Inhibition of JNK phosphorylation by a novel curcumin analog prevents high glucose-induced inflammation and apoptosis in cardiomyocytes and the development of diabetic cardiomyopathy

Yong Pan, Yi Wang, Yunjie Zhao, Kesong Peng, Weixin Li, Yonggang Wang, Jingjing Zhang, Shanshan Zhou, Quan Liu, Xiaokun Li, Lu Cai, Guang Liang
Diabetes 2014, 63 (10): 3497-511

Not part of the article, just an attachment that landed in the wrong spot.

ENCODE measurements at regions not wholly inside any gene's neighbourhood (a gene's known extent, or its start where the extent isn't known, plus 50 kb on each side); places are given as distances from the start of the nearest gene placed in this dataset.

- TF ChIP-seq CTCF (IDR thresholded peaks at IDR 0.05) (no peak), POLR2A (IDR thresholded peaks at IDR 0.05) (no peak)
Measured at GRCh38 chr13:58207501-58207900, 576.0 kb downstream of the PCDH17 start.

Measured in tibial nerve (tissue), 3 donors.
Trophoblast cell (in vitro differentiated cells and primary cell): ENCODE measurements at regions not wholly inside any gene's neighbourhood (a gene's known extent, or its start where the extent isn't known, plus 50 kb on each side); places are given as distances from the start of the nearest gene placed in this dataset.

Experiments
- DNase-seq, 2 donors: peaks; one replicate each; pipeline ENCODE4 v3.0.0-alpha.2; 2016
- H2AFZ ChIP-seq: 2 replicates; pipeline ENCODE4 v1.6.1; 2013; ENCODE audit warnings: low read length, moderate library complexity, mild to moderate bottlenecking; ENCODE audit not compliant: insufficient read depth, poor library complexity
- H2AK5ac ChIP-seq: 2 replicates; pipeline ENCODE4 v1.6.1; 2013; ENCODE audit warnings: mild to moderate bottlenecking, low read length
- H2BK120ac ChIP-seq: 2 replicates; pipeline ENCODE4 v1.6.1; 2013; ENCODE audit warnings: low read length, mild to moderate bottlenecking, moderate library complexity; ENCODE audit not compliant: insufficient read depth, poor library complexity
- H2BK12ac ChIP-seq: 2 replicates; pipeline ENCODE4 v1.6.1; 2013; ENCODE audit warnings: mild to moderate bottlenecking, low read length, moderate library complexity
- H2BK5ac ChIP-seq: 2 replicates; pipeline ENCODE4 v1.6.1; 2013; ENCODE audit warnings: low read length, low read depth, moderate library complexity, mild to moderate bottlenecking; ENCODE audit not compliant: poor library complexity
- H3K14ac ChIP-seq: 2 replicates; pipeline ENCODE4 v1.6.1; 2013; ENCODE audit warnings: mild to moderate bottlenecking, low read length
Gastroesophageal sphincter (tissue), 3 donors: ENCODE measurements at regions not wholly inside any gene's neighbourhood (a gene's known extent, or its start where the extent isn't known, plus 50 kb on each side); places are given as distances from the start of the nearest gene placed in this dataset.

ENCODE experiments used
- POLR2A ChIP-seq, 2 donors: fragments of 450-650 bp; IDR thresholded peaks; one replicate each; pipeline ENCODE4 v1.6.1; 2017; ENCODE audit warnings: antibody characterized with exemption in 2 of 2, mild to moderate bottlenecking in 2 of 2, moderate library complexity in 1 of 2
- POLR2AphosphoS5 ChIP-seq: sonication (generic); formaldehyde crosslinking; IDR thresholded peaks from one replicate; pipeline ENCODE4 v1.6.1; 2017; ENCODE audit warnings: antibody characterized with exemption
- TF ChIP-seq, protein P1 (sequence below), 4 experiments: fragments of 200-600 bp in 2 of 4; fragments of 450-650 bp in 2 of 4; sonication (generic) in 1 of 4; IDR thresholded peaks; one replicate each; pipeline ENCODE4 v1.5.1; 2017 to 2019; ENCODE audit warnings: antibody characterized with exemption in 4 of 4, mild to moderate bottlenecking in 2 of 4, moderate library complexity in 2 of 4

Hyperglycemia-induced inflammation and apoptosis have important roles in the pathogenesis of diabetic cardiomyopathy. We recently found that a novel curcumin derivative, C66, is able to reduce the high glucose (HG)-induced inflammatory response. This study was designed to investigate the protective effects on diabetic cardiomyopathy and its underlying mechanisms. Pretreatment with C66 significantly reduced HG-induced overexpression of inflammatory cytokines via inactivation of nuclear factor-κB in both H9c2 cells and neonatal cardiomyocytes. Furthermore, we showed that the inhibition of Jun NH2-terminal kinase (JNK) phosphorylation contributed to the protection of C66 from inflammation and cell apoptosis, which was validated by the use of SP600125 and dominant-negative JNK. The molecular docking and kinase activity assay confirmed direct binding of C66 to and inhibition of JNK. In mice with type 1 diabetes, the administration of C66 or SP600125 at 5 mg/kg significantly decreased the levels of plasma and cardiac tumor necrosis factor-α, accompanied by decreasing cardiac apoptosis, and, finally, improved histological abnormalities, fibrosis, and cardiac dysfunction without affecting hyperglycemia. Thus, this work demonstrated the therapeutic potential of the JNK-targeting compound C66 for the treatment of diabetic cardiomyopathy. Importantly, we indicated a critical role of JNK in diabetic heart injury, and suggested that JNK inhibition may be a feasible strategy for treating diabetic cardiomyopathy.

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